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The battle for Fallujah

The offensive launched this week by Iraqi government forces to retake the city of Fallujah from ISIS militants represents the most important test so far of Iraqi Prime Minister Haider al-Abadi's leadership as well as of U.S. military strategy in the region. Driving ISIS out of Fallujah, where U.S. forces waged a fierce battle in 2004 against al-Qaida, would represent a huge victory for the Iraqi government because the city was one of the first major urban areas in Iraq to fall to the extremists in 2014. It would also vindicate President Barack Obama's strategy of supporting local fighters with airstrikes, intelligence and logistical support while avoiding putting U.S. boots on the ground.

On Sunday, Iraqi special forces backed by U.S. airstrikes and Shiite militias finished surrounding the city where some 50,000 civilians are thought be trapped by an estimated 400 to 500 ISIS militants. Mr. al-Abadi has vowed to eject the ISIS fighters in short order, but the militants have had two years to dig in and strengthen the city's defenses with improvised explosives devices, sniper nests and a network of underground bunkers and tunnels, fortifications that in recent days have slowed the government advance.

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The U.S. commander in Iraq, Lt. Gen. Sean MacFarland, has warned that it's too soon to say how long the battle will take because many civilians in the Sunni stronghold, distrustful of the Iraq's Shiite-dominated government in Baghdad and fearful of the Iranian-backed Shiite militias supporting it, may ultimately decide to throw in their lot with ISIS. One reason many Fallujah residents were receptive to ISIS' takeover two years ago is that they had become deeply disillusioned by former Prime Minister Nouri al-Maliki's policies, which marginalized their interests in the central government. That is a political problem Mr. al-Abadi must find a way to overcome if his government is to successfully reassert its control of the city over the long run.

Meanwhile, aid organizations have warned of a looming humanitarian crisis among the city's 50,000 civilian residents, including as many as 20,000 children, whose departure the militants have blocked. Reports suggest that ISIS may intend to use civilians as human shields; reportedly the group has killed whole families for attempting to flee the city even as overall conditions for residents have steadily deteriorated in recent months because of a government siege that has intensified shortages of food and medicine. The crisis has left the government scrambling to deal with an anticipated exodus of residents from the city.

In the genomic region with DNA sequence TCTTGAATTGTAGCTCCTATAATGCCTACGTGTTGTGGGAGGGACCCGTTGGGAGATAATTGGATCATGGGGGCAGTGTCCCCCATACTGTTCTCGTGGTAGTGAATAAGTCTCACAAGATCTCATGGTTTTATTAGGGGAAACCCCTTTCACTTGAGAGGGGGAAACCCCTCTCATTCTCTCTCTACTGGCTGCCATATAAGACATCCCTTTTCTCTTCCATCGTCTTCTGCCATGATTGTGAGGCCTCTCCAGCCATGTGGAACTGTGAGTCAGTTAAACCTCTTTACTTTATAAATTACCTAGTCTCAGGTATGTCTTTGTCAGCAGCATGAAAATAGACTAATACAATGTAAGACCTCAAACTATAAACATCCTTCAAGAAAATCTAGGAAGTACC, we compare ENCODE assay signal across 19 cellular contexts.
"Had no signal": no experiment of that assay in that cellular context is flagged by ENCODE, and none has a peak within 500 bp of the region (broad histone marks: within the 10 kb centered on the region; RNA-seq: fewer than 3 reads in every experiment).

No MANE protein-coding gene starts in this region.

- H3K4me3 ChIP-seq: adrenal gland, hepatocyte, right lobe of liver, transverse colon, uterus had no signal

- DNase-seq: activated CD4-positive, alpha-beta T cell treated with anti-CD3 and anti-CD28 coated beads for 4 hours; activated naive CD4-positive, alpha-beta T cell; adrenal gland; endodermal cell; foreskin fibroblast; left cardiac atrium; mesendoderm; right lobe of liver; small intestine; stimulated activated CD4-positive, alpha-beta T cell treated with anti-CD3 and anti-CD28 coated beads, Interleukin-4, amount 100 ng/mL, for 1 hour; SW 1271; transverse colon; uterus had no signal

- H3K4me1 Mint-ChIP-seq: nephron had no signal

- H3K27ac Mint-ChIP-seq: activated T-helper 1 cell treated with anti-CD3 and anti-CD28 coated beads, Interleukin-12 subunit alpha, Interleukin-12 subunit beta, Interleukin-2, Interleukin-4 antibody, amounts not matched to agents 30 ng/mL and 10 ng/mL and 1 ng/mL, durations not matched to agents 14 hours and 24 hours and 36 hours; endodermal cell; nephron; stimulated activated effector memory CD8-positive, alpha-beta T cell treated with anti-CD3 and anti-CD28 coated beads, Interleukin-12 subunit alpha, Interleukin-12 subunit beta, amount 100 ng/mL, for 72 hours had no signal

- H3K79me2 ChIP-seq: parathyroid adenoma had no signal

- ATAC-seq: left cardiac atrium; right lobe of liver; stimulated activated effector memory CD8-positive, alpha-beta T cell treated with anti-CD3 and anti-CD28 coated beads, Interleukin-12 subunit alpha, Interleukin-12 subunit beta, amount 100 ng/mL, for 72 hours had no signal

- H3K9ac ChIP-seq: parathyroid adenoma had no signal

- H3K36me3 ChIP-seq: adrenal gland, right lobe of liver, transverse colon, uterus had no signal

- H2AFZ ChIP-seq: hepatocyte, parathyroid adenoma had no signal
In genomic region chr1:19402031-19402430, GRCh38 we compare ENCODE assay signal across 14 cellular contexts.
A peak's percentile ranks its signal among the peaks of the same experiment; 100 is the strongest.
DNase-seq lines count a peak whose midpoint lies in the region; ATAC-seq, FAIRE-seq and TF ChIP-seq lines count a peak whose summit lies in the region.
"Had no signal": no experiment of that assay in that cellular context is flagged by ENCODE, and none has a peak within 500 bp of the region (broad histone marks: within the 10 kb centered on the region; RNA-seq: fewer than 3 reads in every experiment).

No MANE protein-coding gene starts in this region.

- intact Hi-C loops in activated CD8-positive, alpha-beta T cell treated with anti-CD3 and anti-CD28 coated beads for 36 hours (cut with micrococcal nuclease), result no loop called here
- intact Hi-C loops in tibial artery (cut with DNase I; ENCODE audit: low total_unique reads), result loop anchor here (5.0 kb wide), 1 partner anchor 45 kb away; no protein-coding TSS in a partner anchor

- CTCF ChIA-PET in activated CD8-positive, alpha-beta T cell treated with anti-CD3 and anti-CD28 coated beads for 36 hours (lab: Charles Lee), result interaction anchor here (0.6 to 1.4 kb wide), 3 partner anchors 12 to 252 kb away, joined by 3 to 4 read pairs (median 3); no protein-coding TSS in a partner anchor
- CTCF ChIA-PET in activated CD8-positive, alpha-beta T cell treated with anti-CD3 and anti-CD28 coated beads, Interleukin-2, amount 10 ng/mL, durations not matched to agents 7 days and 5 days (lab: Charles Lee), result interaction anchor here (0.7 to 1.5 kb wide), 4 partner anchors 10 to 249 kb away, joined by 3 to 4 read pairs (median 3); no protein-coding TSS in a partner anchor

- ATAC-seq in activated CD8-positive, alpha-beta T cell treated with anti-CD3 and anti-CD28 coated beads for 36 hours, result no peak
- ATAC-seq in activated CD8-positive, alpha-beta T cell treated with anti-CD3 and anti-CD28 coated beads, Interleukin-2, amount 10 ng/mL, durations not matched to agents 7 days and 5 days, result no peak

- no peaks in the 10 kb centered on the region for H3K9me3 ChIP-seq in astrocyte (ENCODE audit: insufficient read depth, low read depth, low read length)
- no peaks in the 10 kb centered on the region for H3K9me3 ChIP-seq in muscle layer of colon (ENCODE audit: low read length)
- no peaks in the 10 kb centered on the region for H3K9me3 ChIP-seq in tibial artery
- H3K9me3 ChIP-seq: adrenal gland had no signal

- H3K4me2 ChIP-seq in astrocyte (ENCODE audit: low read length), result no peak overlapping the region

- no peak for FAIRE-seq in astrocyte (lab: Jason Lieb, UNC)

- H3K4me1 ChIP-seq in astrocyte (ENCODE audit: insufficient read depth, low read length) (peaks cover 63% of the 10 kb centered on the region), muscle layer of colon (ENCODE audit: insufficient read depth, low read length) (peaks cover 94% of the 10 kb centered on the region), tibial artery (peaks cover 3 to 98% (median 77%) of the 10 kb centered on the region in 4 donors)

The government also must try to avoid a repeat of its December 2015 campaign to retake the city of Ramadi, which was occupied by ISIS for about six months last year. While government forces eventually succeeded in ejecting the militants, their victory came at the price of destroying large parts of the historic city, which has suffered more damage than any urban area in Iraq. Government forces still haven't cleared hundreds of bombs and booby-traps left behind by ISIS fighters, and they continue to uncover mass graves of civilians, including those killed by Iraq's Shiite militia forces, who have been accused of committing atrocities against civilians in majority Sunni towns and cities.

America never had a strong partnership with former Prime Minister al-Maliki, whose two terms in office alienated the country's Sunni minority and stoked the sectarian resentments that ISIS exploited against his government in Baghdad. Whether Mr. al-Abadi will be able to unify the country and heal those deep divisions remains to be seen, but without a political reconciliation with the Sunni minority that was disenfranchised by the 2003 U.S. invasion that led to the fall of former dictator Saddam Hussein, it's difficult to see how ISIS' appeal to disgruntled Sunnis will diminish in Fallujah — or in Mosul, which U.S. and Iraqi officials hope to retake next. ISIS took control of Mosul in June 2014.

The weaknesses of Iraq's political process will be the determining factor in whether a U.S. strategy that avoids putting American troops on the ground can stop the cycle by addressing the fundamental needs and concerns of the city's Sunni residents. In the coming months Fallujah, and eventually Mosul, will put that question to the test.

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